Athens’ move seen to ease volatility in financial markets

Authorities can now focus on factors affecting inflation

FINANCIAL markets may experience an episode of calm in the coming months after Greece’s decision to make a payment to the International Monetary Fund (IMF) as part of efforts to keep its economy afloat, easing global jitters over the fate of the euro.

The decision helped Greece win emergency funds from banks as Athens faced the prospect of running out of money. For emerging markets, the development should help ease volatile financial conditions, local officials said.


“Monetary authorities, including in the Philippines, can better concentrate on factors affecting inflation other than volatility in financial markets,” Bangko Sentral ng Pilipinas (BSP) Governor Amando M. Tetangco Jr. said.

In an e-mail to reporters, Tetangco said the improvement of Greece’s economy would be “overall positive” for the rest of the world, which should accelerate the normalization of monetary policies.


Last week, Greece made a 450-million euro payment to the IMF, reassuring markets of the troubled economy’s commitment to fend off an exit from the euro area.

Senior officials in Athens also emphasized that the government would push through with the privatization of assets, among other reforms, to give the Greek government fiscal stability.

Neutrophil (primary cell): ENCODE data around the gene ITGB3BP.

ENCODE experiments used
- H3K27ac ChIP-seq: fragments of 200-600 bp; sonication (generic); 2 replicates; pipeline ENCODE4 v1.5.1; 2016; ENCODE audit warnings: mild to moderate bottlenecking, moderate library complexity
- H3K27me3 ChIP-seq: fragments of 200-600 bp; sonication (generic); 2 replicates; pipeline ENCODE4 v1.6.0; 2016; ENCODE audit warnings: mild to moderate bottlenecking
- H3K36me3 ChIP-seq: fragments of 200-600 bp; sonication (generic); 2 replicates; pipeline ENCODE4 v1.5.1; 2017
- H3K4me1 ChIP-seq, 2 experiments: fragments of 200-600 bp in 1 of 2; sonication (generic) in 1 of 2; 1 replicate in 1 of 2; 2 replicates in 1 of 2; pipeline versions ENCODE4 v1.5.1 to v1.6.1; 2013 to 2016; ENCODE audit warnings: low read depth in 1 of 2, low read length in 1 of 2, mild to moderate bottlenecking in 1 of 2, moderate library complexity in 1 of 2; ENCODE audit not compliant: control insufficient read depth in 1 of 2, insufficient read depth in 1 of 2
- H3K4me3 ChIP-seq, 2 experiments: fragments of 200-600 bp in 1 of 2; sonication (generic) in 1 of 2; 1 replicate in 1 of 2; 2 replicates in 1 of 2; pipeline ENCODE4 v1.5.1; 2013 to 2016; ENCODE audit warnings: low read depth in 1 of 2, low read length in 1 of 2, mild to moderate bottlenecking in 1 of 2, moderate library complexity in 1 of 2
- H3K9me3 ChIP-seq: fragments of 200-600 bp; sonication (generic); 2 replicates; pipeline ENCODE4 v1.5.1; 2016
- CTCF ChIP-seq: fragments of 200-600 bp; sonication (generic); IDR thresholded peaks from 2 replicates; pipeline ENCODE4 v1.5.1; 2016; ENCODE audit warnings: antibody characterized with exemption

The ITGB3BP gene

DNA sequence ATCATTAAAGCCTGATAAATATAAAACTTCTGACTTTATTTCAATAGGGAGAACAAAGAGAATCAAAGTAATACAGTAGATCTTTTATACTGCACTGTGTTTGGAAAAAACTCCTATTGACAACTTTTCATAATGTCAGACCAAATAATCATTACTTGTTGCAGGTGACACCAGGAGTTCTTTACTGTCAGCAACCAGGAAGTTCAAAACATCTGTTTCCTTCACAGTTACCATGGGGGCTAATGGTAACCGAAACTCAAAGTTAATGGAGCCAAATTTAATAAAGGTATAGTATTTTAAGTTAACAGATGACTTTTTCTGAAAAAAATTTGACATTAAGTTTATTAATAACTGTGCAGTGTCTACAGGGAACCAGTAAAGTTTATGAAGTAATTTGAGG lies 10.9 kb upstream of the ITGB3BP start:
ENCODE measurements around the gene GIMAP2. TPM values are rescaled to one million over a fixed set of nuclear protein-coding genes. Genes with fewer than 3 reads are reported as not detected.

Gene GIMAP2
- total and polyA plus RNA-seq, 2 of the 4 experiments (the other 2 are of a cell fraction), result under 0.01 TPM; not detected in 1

BSP’s Tetangco said the stability of the global economy would help keep financial market spikes in check.

“For emerging market economies, this can mean enhanced stability in capital flows as one element of uncertainty is peeled away,” Tetangco said.

One of the key challenges the BSP has faced in past months was divergence in monetary policies among advanced economies, which are recovering from the 2008 Financial Crisis at an uneven pace.

For instance, Europe, still struggling with high debt levels, continues to ease monetary settings by pumping fresh cash into markets. Japan has also embarked on a massive quantitative easing campaign to combat deflation that has plagued its economy for decades.

In the meantime, the US economy’s recovery has gained traction in the past year, allowing the Federal Reserve to stop its monthly bond-buying program last October. The US Fed is also expected to start hiking interest rates this year, likely as early as June.


This divergence has caused imbalances in the flow of investor funds, with volatility spilling over into emerging markets like the Philippines. The flow of money in and out of the Philippines has significant implications on the domestic economy.

Excess cash from overseas makes the peso stronger, which hurts local exporters that earn in dollar. Capital outflows that weaken the local currency, meanwhile, makes imported goods such as food and fuel, and debt payments more expensive for companies that earn in peso.

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